There is a long, and as you would expect, intriguing piece in the FT today by Niall Ferguson and Nouriel Roubini with advice on how to save the euro-zone.
It’s well worth reading in full (but behind a pay wall), but this is one key paragraph that gives the flavor:
Germans must understand that bank recapitalisation, European deposit insurance and debt mutualisation are not optional; they are essential to avoid an irreversible disintegration of Europe’s monetary union. If they are still not convinced, they must understand that the costs of a eurozone break-up would be astronomically high – for themselves as much as anyone.
All those contentions, other than the first, are debatable (which is not necessarily to say that they might not be true), but let that pass for now and turn back to this:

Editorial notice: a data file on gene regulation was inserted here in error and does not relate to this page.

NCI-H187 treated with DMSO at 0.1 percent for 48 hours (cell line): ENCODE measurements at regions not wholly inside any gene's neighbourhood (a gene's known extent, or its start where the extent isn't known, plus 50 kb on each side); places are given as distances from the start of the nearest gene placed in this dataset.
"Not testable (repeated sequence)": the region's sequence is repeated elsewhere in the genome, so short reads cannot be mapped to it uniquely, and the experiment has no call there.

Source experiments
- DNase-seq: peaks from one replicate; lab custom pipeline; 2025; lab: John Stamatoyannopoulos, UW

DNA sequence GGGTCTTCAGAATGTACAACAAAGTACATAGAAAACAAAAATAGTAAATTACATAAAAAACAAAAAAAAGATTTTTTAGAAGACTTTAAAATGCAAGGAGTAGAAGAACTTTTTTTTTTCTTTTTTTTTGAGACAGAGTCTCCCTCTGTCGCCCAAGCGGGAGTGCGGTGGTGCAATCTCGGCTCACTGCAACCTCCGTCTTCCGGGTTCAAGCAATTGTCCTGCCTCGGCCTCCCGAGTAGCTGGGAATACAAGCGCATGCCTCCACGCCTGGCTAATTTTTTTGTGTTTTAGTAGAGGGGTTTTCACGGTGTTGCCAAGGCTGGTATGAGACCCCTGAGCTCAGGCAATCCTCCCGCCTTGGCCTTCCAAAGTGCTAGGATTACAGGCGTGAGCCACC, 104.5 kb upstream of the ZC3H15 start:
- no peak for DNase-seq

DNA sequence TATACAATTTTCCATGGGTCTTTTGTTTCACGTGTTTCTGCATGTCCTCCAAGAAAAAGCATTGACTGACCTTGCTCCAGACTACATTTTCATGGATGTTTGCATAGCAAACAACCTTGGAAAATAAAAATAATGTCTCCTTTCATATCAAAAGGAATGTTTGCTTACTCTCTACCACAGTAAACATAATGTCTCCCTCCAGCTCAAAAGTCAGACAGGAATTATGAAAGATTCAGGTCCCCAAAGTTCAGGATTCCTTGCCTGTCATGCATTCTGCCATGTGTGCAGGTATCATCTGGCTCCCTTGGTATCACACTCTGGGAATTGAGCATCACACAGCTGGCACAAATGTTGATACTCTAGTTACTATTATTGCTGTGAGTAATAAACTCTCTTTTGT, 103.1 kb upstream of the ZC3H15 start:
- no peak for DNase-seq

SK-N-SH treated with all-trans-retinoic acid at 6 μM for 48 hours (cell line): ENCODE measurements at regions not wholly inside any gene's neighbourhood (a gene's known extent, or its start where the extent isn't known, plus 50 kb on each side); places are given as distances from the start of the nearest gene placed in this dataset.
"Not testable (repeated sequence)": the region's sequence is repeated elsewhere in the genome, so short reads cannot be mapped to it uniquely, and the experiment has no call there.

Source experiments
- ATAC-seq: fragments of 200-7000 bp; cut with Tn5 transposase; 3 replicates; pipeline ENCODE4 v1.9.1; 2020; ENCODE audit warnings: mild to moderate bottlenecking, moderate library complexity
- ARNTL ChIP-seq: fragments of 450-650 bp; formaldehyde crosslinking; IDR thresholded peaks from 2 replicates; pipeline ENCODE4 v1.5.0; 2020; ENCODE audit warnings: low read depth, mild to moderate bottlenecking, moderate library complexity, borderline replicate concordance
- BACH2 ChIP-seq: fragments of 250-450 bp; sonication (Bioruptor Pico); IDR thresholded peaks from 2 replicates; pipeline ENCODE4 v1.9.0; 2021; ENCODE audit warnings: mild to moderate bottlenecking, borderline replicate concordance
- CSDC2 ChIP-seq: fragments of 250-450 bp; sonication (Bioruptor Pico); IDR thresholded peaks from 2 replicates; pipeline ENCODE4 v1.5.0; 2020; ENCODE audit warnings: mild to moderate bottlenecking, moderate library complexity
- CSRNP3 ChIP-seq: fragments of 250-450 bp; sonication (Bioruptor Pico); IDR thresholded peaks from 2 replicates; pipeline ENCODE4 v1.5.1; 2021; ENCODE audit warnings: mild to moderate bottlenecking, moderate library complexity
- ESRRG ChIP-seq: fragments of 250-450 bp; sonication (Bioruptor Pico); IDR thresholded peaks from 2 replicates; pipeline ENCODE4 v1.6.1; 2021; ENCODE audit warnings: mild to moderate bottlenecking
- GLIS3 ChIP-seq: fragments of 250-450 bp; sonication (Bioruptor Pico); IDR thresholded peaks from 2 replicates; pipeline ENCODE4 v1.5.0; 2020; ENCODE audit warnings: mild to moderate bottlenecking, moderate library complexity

We find it extraordinary that it should be Germany, of all countries, that is failing to learn from history. Fixated on the non-threat of inflation, today’s Germans appear to attach more importance to 1923 (the year of hyperinflation) than to 1933 (the year democracy died). They would do well to remember how a European banking crisis two years before 1933 contributed directly to the breakdown of democracy not just in their own country but right across the European continent.
I would not underestimate for a moment the seriousness of the current crisis, its dangers or its unpredictability, but those who believe (even with the best intentions) that the only response to these problems is to take Europe even deeper into what is, in reality, a post-democratic system, should have the honesty to admit that appalling fact to themselves—and to others.